by Max du Bois of Spencer du Bois
LAST month we talked about the 6 states of rebranding and the importance of identifying the state a charity is in prior to deciding how a rebrand should take shape. As we outlined, this is imperative to truly optimise a rebrand and help achieve buy-in from the Board.
To explain this further we will illustrate each rebrand state with two examples that should assist charities in better identifying which category they think they fall into.
The first rebrand state we touched on is where there is a vision to move into a different area or market. Realising a new opportunity is about using brand to step forward and truly make a difference when it’s fundamentally shifting its focus, to become more relevant, to deepen relationships with all stakeholders and build new ones.
This is probably one of the most energising reasons for deciding to rebrand, and it is what spurred Arthritis Research UK to widen out from its historic focus on medical scientific research in a bid to do more to offer immediate and effective support for people with arthritis.
Arthritis doesn’t kill, but for 10 million people in the UK it attacks what it means to live. The decision to turn a scientist ‘club’ into a champion for people suffering from arthritic conditions placed those with arthritis at the very front and centre of the corporate strategy and brand. The aim was to produce a profound shift that would have a transformational effect on people’s lives.
In this instance the rebrand used Arthritis Research UK’s ability to harness the power of exceptional science to springboard into service provision. Energised by their new brand the charity has now refocused their internal culture and is currently partnering with IBM’s Watson to pioneer new models of health information that aim to help arthritis sufferers break free from the limits these conditions cause.
Stepping forward and truly making a difference is also what motivated RoSPA to build a nationwide movement of inspired individuals committed to reducing life-changing accidents.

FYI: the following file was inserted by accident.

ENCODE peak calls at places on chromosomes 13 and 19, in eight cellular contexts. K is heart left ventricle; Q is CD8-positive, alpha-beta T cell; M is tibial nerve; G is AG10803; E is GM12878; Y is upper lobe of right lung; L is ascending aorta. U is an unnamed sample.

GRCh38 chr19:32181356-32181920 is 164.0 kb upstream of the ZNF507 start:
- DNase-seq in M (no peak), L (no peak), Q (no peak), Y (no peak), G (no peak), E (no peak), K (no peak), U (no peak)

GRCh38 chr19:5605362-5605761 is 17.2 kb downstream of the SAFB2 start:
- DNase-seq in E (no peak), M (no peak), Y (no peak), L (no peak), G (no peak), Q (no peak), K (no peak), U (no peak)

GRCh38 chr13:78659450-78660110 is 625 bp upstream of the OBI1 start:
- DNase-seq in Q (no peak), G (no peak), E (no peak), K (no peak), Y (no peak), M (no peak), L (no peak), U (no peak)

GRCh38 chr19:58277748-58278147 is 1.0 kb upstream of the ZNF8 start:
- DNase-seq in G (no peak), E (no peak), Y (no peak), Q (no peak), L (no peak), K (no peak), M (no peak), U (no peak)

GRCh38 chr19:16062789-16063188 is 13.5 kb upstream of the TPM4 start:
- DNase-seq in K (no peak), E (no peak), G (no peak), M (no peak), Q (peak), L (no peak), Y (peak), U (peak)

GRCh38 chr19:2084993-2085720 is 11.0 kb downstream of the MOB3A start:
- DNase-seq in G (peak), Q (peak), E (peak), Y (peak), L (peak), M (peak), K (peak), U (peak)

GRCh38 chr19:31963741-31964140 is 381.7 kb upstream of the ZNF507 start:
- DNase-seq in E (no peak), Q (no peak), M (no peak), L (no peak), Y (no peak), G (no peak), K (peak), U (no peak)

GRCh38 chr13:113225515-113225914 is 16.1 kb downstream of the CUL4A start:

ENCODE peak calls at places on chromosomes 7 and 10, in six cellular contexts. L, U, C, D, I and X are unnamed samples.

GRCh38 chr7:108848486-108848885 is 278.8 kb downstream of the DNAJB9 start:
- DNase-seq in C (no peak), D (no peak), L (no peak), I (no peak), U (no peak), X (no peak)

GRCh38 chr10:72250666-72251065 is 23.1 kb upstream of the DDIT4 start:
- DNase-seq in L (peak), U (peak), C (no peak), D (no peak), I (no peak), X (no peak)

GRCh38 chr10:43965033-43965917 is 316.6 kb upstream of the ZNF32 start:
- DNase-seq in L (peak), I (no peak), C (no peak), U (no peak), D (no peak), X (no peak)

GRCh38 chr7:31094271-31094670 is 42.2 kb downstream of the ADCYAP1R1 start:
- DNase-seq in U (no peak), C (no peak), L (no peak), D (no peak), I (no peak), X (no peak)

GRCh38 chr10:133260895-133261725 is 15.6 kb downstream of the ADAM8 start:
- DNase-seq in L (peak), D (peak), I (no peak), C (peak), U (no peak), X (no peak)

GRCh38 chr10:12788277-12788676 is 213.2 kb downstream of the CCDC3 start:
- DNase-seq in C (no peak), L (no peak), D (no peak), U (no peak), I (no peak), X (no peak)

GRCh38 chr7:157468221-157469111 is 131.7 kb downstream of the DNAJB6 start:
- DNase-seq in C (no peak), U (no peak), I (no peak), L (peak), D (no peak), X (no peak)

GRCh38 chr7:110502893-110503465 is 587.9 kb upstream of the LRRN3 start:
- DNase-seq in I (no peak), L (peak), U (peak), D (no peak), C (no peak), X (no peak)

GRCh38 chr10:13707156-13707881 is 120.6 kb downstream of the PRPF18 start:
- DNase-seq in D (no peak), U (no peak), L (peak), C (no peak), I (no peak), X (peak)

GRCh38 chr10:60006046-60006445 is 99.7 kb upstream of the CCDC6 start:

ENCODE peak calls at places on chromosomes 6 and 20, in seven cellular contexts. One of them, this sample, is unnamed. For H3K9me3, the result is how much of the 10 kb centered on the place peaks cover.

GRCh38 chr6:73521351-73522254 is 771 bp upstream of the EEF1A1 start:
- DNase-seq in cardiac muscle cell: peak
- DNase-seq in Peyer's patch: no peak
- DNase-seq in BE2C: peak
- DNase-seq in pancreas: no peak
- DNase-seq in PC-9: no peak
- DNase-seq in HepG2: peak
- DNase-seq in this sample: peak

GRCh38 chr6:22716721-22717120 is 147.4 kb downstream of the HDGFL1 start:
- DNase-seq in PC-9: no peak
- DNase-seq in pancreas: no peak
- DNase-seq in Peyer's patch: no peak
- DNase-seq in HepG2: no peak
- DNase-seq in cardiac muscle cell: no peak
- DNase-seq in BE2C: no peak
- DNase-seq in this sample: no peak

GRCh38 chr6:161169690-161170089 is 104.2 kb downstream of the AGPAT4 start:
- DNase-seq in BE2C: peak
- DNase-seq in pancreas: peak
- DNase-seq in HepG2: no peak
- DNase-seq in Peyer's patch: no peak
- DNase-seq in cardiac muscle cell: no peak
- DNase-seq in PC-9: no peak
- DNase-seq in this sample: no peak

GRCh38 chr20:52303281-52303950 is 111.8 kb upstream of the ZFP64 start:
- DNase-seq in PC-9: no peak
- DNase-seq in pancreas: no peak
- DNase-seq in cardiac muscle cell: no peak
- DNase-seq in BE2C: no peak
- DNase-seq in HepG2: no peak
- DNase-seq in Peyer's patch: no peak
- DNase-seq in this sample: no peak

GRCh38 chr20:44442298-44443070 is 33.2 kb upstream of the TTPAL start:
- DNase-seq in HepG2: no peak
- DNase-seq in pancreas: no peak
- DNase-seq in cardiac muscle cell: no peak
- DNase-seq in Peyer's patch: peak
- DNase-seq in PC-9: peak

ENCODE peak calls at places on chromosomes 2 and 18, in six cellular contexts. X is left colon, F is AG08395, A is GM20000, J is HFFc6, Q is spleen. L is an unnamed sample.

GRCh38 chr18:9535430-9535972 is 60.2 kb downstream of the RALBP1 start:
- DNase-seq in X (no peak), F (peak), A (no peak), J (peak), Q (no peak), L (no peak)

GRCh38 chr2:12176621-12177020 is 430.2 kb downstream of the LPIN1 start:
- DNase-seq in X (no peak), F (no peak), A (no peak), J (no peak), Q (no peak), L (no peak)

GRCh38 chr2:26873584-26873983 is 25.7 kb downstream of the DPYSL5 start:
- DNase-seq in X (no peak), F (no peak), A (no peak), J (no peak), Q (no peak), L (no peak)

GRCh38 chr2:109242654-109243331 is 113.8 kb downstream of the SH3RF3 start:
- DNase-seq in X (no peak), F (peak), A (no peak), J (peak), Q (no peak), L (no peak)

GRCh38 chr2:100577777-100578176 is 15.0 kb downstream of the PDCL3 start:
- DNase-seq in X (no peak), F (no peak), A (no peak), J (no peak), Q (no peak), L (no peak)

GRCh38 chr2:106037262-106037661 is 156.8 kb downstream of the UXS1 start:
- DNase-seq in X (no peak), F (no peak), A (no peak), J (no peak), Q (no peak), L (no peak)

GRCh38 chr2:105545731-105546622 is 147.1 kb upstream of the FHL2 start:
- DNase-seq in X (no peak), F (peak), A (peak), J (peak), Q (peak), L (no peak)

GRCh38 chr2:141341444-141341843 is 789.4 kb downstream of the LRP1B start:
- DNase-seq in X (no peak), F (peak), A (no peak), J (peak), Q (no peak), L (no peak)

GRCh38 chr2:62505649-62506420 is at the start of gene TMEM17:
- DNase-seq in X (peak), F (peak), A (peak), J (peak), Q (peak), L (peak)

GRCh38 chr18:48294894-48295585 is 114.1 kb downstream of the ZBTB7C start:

In this instance the rebrand state focused on a need for their communications to go beyond the workplace and reach out to the public, to shift the mindset from ‘accidents do happen’ to ‘accidents can be prevented’, and in doing so avoid alienating their traditional B2B membership base. It was established from the outset that the first step to achieve this was to move away from RoSPA’s existing image of the ‘health and safety police’.
It is astounding how powerful a shift in mindset can be once it is set in motion. Establishing the core vision and defining how to reach it from the existing one was a journey that involved all stakeholders. More than 14,000 people die each year in the UK from accidents and countless more suffer needlessly from things that could have been prevented or avoided.
It took a total revolution of both the visual and verbal identity to give RoSPA the engaging brand it needed to resonate with public audiences and facilitate the sharing of knowledge that saves lives and prevents injury.
The new brand captures the complexity of the communication challenge and centres around the idea of sharing knowledge and the wisdom that accidents don’t have to happen.
Both Arthritis Research UK and RoSPA were very clear from the beginning that they wanted to take a step away and forward from where they were currently positioned. Once this was established it was a matter of agreeing exactly what their future vision was and how best to express this.
Communicating complexity and a shifting focus whilst still retaining the essence of what makes a charity what it was in the first instance, is a balancing act that requires fine-tuning, a keen eye and ear for detail and a strong vision. This kind of metamorphosis is without doubt one of the most exciting and rewarding rebrand states to go through!